Street Fighter 2

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Few pastimes in the world can conjure up the magical and warm feeling of playing a game that meant a lot to you as a kid. It could be whimsical nostalgia but to me it’s something more. It’s my childhood and all the great memories that come from a simpler time, before responsibility, taxes and bills.

With many older games readily available to download for a couple of quid, it’s a great time to be a lover of retro games. It makes me a very happy geek to know that newer or modern gamers can see what all the fuss was about and look back on where all of their favourite games or franchises came from. Along with all the classic Nintendo and Sega titles that mean a hell of a lot to me, there is one game that still fills me with joy each time I play it. That sublime game is Street Fighter 2.

Released in the arcades back in 1991 and then on home consoles the following year, Street Fighter 2 redefined the fighting game genre before it was even really a genre. Fighting games were mostly men fighting other men with one button moves that mostly ended with a punch or kick that was nothing special. There was just no flair! It didn’t feel that what you are inputting into the game was connecting and making an impact. When the first Street Fighter was released in the arcades it really wasn’t much different from things that had come before it but it was a good starting point for what was to come.

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When Street Fighter 2 burst onto the scene it was an instant hit and rightly so. Gone were the boring graphics and characters with no personality or style. Each character was their own person with ambition, drive and unique fighting styles. Yeah Ken and Ryu looked the same, but watch someone play these characters and it’s a completely different experience. Whilst Ken players are more offensive and forward, Ruy players are more reserved and patient. Plus it had the first ever playable strong female in a fighting game, good old Chun Li, who opened the doors for all the future female gaming characters.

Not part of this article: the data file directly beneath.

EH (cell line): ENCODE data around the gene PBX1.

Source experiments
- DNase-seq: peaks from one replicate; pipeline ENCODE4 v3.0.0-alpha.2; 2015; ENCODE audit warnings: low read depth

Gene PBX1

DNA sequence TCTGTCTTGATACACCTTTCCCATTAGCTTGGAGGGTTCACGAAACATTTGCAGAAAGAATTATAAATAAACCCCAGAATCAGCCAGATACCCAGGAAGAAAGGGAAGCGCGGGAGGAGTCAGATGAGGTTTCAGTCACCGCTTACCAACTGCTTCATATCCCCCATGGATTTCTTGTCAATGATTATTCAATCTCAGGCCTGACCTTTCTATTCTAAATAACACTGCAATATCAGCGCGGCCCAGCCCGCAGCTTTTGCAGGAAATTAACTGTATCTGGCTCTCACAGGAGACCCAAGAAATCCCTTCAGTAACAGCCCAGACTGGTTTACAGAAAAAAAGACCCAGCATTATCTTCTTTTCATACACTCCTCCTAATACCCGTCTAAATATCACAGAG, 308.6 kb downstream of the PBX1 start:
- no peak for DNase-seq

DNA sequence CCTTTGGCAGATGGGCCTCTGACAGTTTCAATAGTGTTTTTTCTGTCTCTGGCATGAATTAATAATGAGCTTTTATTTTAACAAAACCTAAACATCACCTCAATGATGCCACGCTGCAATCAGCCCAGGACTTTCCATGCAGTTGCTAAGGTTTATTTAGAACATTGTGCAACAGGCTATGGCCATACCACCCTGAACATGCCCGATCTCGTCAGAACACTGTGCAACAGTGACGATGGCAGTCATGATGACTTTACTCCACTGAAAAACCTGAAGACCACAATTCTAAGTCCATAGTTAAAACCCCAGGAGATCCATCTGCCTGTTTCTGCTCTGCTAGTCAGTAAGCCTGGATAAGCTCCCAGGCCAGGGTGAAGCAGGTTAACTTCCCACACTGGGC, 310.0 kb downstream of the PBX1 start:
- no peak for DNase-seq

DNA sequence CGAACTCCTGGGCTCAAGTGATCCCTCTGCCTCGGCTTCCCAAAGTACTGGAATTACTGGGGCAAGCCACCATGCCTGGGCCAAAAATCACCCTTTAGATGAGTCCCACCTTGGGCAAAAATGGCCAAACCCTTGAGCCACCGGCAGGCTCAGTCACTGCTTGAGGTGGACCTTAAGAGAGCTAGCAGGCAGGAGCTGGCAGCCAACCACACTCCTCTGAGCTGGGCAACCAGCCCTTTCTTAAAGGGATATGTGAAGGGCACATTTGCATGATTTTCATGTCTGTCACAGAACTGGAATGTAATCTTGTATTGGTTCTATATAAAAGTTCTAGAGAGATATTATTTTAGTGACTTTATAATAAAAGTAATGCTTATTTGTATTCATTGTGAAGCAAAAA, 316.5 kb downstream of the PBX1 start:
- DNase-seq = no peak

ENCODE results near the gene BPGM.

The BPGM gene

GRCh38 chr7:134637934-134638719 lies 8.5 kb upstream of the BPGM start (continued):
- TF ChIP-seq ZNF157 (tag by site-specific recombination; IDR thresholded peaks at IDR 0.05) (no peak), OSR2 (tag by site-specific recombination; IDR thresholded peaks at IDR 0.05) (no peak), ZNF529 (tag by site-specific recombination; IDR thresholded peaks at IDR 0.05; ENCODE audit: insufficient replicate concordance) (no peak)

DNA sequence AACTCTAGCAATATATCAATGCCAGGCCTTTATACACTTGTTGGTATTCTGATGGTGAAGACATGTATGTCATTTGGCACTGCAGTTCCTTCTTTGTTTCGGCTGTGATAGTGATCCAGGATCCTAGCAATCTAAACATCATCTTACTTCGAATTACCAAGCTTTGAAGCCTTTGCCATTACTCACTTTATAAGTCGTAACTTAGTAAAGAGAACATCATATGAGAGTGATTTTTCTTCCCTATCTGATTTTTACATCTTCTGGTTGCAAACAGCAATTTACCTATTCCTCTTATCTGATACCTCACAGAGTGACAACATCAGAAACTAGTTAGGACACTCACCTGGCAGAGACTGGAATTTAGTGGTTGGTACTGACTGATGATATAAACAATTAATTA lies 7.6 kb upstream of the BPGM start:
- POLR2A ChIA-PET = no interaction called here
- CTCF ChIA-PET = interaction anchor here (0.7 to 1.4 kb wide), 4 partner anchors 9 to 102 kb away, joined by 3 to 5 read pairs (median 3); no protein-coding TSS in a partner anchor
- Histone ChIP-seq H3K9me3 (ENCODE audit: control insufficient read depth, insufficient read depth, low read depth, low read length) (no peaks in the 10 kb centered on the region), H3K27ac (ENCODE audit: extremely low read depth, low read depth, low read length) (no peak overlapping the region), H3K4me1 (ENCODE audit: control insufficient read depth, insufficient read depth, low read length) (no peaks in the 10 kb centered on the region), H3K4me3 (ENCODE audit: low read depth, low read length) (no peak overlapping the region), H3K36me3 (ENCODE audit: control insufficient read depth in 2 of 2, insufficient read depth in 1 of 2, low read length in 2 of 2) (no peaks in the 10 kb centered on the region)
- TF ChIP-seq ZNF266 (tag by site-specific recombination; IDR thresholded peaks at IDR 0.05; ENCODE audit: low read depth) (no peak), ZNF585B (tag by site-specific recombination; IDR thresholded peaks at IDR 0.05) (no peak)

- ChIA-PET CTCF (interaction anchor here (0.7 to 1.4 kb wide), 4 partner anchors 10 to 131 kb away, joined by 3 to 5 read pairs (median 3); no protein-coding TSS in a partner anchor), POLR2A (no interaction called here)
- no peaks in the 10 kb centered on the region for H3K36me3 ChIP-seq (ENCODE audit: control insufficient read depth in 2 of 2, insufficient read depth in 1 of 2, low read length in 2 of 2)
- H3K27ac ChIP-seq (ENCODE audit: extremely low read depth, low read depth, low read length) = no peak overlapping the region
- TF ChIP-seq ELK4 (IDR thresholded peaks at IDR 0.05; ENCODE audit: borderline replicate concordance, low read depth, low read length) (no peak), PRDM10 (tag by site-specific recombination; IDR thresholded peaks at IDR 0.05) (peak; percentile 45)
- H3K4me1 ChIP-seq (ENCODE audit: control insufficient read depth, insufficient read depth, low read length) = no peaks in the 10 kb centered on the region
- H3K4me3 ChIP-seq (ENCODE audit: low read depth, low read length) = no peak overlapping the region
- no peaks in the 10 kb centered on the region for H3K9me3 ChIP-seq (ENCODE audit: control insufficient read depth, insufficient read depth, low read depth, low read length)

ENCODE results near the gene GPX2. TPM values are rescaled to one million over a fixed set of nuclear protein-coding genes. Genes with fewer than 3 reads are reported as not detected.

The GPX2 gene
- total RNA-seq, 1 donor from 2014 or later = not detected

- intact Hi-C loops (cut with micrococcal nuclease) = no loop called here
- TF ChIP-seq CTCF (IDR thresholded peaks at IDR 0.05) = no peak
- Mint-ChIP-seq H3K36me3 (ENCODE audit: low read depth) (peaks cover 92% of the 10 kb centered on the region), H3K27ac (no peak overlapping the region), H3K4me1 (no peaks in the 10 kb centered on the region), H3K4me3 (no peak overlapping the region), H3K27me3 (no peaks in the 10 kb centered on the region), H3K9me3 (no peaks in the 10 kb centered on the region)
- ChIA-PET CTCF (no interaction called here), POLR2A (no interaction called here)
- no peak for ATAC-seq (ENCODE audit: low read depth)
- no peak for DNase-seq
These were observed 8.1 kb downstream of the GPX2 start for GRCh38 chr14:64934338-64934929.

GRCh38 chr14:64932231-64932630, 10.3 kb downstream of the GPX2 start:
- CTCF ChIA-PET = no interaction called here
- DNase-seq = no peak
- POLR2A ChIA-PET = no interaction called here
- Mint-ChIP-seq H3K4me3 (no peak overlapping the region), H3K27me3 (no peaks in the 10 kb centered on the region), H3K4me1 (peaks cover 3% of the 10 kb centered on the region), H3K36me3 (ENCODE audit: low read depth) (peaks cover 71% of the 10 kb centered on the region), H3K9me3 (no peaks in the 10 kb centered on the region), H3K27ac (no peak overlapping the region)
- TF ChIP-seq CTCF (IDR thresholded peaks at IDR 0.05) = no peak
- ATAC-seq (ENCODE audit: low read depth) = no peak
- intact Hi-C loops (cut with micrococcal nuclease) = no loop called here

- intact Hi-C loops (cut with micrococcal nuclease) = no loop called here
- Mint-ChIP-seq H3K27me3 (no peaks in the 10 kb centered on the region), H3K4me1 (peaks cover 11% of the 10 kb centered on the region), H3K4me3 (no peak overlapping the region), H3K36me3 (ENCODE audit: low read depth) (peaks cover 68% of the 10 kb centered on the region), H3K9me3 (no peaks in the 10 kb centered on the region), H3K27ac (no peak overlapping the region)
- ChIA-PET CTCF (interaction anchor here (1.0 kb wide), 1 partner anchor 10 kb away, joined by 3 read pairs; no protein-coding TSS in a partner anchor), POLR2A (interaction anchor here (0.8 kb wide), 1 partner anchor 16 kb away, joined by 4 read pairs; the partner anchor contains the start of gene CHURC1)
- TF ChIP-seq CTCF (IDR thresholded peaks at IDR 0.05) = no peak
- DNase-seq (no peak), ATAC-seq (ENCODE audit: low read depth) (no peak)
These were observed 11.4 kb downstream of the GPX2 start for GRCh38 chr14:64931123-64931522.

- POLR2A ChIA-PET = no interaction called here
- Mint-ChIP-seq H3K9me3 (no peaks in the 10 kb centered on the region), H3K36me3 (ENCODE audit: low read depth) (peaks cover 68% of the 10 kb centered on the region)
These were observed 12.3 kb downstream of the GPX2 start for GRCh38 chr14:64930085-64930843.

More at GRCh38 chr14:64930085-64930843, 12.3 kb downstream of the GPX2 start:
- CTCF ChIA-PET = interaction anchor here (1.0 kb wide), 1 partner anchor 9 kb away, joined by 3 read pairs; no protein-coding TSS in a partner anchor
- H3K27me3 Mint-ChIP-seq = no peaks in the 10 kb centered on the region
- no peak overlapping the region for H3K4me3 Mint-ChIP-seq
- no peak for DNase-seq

The story was interesting, the unplayable bosses were scary and you felt that you had actually accomplished something when you defeated that one character that you couldn’t get past. The controls were perfect, using the six button combination of different strength punches and kicks first seen in its predecessor. Oh and the music is incredible! Add to this an addictive two player mode that plays like a dream and you have the perfect fighter. No fighting game since has brought so much content into the genre that has become commonplace.
Plus without it, we wouldn’t have the pinnacle of special moves: the hadouken, and that my friends would be a crying shame!

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